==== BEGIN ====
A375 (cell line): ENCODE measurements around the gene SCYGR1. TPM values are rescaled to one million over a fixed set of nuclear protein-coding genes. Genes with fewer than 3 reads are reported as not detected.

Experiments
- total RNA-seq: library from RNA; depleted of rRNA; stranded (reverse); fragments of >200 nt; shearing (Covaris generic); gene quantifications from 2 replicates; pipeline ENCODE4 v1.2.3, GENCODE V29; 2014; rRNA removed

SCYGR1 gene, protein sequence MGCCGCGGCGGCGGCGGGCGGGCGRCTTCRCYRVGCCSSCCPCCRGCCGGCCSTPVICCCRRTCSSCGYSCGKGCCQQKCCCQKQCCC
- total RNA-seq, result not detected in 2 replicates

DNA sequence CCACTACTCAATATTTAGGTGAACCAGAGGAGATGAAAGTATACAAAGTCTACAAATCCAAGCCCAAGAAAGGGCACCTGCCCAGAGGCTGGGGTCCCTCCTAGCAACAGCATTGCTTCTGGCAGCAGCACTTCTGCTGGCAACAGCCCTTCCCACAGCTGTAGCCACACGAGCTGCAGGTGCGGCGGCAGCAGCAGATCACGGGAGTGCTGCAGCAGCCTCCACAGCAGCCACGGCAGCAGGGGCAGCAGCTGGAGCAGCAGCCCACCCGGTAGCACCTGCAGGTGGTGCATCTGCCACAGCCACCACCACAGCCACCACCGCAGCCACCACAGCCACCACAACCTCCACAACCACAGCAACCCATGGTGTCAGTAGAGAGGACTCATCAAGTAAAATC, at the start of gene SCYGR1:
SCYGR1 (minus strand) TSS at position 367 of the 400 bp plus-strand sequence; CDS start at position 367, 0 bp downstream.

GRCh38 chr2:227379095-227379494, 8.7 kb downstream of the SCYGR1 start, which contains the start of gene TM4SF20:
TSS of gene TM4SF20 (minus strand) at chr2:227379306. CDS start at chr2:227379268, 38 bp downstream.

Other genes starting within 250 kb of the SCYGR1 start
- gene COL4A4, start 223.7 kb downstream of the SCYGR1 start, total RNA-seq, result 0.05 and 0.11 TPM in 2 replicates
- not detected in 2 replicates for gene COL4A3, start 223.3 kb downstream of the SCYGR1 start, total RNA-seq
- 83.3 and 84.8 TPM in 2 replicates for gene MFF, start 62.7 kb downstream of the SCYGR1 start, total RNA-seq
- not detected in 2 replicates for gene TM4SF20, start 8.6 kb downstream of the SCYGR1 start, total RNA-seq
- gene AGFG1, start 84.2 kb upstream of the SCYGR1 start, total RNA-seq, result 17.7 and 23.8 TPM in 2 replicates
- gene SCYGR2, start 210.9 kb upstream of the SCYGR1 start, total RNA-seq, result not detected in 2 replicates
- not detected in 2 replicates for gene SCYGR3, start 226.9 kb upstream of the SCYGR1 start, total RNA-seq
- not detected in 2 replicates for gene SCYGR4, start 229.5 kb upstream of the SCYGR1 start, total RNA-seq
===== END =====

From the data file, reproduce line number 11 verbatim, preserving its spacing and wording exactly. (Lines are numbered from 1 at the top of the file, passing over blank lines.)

- gene COL4A4, start 223.7 kb downstream of the SCYGR1 start, total RNA-seq, result 0.05 and 0.11 TPM in 2 replicates